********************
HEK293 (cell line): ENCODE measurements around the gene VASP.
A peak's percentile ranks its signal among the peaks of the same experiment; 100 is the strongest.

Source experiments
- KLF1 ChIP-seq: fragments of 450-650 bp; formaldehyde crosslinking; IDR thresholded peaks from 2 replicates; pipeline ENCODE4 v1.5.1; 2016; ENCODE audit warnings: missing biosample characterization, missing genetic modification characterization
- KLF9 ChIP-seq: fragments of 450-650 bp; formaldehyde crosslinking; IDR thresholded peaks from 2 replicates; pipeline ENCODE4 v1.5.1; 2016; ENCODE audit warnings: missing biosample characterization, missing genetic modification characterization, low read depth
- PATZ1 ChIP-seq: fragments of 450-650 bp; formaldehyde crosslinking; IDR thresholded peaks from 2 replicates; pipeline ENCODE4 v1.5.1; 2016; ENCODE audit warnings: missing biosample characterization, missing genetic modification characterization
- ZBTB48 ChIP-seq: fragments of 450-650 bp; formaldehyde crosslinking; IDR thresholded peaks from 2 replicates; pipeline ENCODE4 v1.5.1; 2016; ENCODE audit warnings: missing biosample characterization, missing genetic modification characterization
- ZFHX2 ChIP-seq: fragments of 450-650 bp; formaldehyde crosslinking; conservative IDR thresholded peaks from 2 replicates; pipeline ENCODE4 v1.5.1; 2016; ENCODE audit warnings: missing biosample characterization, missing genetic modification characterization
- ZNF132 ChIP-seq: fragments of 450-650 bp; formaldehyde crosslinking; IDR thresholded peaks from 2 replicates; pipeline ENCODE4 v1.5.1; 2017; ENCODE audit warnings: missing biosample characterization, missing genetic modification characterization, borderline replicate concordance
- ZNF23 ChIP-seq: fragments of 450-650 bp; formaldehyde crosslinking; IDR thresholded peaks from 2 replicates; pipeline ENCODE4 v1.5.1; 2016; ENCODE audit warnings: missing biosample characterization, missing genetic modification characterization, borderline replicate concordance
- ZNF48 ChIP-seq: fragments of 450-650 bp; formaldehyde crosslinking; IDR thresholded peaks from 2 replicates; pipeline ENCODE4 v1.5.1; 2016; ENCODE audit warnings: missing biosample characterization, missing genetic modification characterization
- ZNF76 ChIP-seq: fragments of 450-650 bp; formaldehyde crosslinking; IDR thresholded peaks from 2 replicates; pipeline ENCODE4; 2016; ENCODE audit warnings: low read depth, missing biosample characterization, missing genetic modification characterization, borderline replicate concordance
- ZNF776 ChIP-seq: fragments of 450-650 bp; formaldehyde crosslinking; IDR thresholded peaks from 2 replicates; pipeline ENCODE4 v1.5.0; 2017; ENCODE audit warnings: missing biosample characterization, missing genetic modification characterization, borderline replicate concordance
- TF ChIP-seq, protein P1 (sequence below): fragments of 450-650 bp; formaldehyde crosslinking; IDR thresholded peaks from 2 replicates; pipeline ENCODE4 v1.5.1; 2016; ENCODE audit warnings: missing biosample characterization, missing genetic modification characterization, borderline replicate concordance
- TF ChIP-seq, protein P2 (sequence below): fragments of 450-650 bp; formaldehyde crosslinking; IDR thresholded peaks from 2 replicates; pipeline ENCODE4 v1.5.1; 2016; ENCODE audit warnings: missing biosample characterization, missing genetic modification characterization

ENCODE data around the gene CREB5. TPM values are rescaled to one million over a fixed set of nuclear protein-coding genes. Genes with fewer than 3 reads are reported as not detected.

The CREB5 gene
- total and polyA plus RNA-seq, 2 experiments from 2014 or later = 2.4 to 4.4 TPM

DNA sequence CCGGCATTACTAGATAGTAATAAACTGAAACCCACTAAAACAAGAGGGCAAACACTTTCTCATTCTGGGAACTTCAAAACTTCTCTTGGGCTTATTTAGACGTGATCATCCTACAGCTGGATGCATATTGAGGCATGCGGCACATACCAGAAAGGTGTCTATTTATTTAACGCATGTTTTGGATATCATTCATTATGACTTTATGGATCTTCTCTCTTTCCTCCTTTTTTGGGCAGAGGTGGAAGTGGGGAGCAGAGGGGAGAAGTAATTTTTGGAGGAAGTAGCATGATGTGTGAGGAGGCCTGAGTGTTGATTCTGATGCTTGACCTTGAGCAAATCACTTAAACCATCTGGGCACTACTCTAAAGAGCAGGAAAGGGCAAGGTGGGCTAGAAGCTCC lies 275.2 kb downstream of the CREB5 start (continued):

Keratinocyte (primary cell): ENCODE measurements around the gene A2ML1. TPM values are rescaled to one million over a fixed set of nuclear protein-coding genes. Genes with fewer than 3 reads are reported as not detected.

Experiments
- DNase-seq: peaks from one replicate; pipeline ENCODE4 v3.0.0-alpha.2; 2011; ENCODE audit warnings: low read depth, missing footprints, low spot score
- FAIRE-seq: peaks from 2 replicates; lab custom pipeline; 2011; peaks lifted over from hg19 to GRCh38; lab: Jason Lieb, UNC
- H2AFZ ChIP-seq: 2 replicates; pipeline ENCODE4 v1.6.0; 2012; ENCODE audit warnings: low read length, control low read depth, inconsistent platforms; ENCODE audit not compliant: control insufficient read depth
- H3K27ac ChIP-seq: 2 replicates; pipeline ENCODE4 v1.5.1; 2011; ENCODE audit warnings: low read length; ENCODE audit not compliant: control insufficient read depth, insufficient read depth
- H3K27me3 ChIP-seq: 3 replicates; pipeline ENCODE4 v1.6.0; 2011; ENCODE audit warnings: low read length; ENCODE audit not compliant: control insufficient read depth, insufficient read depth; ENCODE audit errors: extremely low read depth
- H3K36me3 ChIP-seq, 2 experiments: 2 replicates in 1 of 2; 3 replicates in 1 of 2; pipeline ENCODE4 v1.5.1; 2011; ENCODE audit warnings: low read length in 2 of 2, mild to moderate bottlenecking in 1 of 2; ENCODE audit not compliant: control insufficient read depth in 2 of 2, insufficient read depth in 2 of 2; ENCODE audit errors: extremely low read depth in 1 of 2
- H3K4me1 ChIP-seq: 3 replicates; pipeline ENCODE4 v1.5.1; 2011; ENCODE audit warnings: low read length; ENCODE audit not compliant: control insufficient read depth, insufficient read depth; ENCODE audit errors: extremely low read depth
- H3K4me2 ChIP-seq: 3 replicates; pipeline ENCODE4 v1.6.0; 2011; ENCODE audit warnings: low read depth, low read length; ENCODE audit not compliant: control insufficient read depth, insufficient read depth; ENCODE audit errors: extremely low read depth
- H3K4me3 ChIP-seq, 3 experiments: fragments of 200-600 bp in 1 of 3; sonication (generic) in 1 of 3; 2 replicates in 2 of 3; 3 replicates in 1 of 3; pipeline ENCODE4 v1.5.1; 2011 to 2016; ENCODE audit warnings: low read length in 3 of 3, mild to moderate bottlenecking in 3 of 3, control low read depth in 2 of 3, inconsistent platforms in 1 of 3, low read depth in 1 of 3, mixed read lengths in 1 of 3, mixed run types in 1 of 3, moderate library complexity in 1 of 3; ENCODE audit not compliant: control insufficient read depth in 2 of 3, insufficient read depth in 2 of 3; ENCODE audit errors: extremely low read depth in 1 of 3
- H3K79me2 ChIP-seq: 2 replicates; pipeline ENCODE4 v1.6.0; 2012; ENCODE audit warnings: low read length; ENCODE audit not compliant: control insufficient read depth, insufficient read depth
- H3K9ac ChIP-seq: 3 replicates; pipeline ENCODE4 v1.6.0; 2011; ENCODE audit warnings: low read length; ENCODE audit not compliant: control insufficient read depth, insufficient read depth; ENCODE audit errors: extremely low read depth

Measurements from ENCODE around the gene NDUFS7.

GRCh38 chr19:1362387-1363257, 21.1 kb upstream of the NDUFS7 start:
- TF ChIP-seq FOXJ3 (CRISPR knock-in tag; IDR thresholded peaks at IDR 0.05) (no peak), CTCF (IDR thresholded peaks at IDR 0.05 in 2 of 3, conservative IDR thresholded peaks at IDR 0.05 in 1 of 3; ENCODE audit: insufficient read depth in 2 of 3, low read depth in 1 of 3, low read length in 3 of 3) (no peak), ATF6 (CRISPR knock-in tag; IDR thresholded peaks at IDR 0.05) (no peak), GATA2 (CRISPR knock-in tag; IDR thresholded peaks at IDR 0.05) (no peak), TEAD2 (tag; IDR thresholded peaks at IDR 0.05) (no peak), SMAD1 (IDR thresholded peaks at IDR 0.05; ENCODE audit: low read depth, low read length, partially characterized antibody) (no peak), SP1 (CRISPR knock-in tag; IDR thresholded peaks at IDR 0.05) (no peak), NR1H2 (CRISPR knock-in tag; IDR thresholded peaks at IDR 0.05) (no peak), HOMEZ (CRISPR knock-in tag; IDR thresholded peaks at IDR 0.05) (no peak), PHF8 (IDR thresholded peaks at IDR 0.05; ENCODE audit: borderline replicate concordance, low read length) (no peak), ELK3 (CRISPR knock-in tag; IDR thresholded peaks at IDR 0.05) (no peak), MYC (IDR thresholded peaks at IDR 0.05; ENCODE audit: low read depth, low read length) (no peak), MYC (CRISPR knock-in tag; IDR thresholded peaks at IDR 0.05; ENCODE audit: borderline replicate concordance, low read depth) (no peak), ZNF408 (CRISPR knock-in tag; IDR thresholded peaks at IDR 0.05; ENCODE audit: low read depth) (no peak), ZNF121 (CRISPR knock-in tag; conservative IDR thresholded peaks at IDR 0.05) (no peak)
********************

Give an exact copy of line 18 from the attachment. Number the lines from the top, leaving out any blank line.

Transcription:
- total and polyA plus RNA-seq, 2 experiments from 2014 or later = 2.4 to 4.4 TPM